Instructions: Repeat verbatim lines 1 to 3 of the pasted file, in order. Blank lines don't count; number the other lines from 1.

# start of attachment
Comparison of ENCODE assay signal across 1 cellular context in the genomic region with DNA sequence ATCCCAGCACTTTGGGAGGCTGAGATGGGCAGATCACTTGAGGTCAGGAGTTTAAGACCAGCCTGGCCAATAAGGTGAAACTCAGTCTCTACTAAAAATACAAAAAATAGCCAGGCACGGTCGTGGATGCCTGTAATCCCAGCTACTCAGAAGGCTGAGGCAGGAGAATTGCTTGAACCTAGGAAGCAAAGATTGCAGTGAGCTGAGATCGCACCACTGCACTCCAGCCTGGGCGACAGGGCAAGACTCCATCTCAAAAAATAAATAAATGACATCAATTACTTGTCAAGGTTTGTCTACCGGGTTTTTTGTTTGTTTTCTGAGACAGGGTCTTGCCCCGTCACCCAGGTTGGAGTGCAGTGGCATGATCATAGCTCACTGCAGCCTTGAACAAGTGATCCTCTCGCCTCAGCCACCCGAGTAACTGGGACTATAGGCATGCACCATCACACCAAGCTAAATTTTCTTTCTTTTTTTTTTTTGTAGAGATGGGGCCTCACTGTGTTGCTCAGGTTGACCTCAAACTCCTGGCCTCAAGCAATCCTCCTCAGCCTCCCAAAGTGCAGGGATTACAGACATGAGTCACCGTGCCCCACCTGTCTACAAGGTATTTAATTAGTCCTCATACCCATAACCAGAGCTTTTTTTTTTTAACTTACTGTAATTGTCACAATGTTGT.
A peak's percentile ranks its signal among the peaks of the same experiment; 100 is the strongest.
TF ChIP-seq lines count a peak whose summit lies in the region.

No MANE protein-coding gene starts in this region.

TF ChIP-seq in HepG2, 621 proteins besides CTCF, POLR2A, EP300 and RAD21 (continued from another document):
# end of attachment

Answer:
Comparison of ENCODE assay signal across 1 cellular context in the genomic region with DNA sequence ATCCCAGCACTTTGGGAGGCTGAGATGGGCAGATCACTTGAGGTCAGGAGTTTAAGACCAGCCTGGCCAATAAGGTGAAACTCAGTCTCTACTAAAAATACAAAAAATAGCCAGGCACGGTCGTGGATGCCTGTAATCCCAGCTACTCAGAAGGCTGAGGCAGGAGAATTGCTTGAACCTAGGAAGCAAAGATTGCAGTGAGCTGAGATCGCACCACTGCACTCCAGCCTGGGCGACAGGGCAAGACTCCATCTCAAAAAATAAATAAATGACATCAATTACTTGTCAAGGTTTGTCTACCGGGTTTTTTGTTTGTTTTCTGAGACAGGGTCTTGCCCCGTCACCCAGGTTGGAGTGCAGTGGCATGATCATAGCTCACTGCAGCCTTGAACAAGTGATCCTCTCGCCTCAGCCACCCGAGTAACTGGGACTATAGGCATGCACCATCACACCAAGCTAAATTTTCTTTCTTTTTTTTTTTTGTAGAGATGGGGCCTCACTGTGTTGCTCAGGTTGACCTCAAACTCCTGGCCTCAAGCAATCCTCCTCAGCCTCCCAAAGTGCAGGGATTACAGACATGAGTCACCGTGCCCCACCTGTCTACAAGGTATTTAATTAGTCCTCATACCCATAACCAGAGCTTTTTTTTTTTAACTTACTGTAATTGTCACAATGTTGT.
A peak's percentile ranks its signal among the peaks of the same experiment; 100 is the strongest.
TF ChIP-seq lines count a peak whose summit lies in the region.